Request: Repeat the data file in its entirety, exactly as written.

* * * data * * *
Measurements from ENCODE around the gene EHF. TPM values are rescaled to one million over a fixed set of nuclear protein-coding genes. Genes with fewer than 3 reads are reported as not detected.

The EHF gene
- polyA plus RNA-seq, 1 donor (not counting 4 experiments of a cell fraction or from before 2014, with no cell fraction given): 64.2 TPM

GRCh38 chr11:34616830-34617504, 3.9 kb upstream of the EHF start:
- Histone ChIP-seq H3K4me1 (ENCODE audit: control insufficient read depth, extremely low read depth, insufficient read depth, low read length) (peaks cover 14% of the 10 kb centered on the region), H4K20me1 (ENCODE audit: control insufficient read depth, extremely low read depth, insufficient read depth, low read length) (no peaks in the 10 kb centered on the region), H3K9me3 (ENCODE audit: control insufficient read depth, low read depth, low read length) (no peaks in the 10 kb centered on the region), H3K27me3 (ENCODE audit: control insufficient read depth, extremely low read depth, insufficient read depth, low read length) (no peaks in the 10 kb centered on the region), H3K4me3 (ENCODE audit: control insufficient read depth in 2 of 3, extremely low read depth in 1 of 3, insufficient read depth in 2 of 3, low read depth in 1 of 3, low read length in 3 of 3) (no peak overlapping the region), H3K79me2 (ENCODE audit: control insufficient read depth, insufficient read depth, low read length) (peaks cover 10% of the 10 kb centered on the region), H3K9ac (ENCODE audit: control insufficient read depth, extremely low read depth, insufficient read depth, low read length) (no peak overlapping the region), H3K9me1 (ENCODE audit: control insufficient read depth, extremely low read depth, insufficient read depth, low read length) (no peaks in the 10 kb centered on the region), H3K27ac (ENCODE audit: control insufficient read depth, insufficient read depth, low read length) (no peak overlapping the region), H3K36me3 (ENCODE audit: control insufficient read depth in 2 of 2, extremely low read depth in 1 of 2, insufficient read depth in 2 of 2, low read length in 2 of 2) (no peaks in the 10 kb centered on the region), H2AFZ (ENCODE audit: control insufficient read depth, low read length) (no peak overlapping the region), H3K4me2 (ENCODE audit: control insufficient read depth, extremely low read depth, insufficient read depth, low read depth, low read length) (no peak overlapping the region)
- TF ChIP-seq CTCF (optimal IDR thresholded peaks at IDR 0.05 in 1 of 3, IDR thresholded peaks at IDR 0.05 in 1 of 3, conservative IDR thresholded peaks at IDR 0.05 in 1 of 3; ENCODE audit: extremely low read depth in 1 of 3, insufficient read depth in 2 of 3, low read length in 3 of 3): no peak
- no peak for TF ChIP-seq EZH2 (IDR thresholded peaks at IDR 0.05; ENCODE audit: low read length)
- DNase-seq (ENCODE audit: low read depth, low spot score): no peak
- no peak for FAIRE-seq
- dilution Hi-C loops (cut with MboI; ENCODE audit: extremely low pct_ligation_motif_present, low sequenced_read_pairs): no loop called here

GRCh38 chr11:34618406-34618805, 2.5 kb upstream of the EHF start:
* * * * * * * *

Measurements from ENCODE around the gene EHF. TPM values are rescaled to one million over a fixed set of nuclear protein-coding genes. Genes with fewer than 3 reads are reported as not detected.

The EHF gene
- polyA plus RNA-seq, 1 donor (not counting 4 experiments of a cell fraction or from before 2014, with no cell fraction given): 64.2 TPM

GRCh38 chr11:34616830-34617504, 3.9 kb upstream of the EHF start:
- Histone ChIP-seq H3K4me1 (ENCODE audit: control insufficient read depth, extremely low read depth, insufficient read depth, low read length) (peaks cover 14% of the 10 kb centered on the region), H4K20me1 (ENCODE audit: control insufficient read depth, extremely low read depth, insufficient read depth, low read length) (no peaks in the 10 kb centered on the region), H3K9me3 (ENCODE audit: control insufficient read depth, low read depth, low read length) (no peaks in the 10 kb centered on the region), H3K27me3 (ENCODE audit: control insufficient read depth, extremely low read depth, insufficient read depth, low read length) (no peaks in the 10 kb centered on the region), H3K4me3 (ENCODE audit: control insufficient read depth in 2 of 3, extremely low read depth in 1 of 3, insufficient read depth in 2 of 3, low read depth in 1 of 3, low read length in 3 of 3) (no peak overlapping the region), H3K79me2 (ENCODE audit: control insufficient read depth, insufficient read depth, low read length) (peaks cover 10% of the 10 kb centered on the region), H3K9ac (ENCODE audit: control insufficient read depth, extremely low read depth, insufficient read depth, low read length) (no peak overlapping the region), H3K9me1 (ENCODE audit: control insufficient read depth, extremely low read depth, insufficient read depth, low read length) (no peaks in the 10 kb centered on the region), H3K27ac (ENCODE audit: control insufficient read depth, insufficient read depth, low read length) (no peak overlapping the region), H3K36me3 (ENCODE audit: control insufficient read depth in 2 of 2, extremely low read depth in 1 of 2, insufficient read depth in 2 of 2, low read length in 2 of 2) (no peaks in the 10 kb centered on the region), H2AFZ (ENCODE audit: control insufficient read depth, low read length) (no peak overlapping the region), H3K4me2 (ENCODE audit: control insufficient read depth, extremely low read depth, insufficient read depth, low read depth, low read length) (no peak overlapping the region)
- TF ChIP-seq CTCF (optimal IDR thresholded peaks at IDR 0.05 in 1 of 3, IDR thresholded peaks at IDR 0.05 in 1 of 3, conservative IDR thresholded peaks at IDR 0.05 in 1 of 3; ENCODE audit: extremely low read depth in 1 of 3, insufficient read depth in 2 of 3, low read length in 3 of 3): no peak
- no peak for TF ChIP-seq EZH2 (IDR thresholded peaks at IDR 0.05; ENCODE audit: low read length)
- DNase-seq (ENCODE audit: low read depth, low spot score): no peak
- no peak for FAIRE-seq
- dilution Hi-C loops (cut with MboI; ENCODE audit: extremely low pct_ligation_motif_present, low sequenced_read_pairs): no loop called here

GRCh38 chr11:34618406-34618805, 2.5 kb upstream of the EHF start: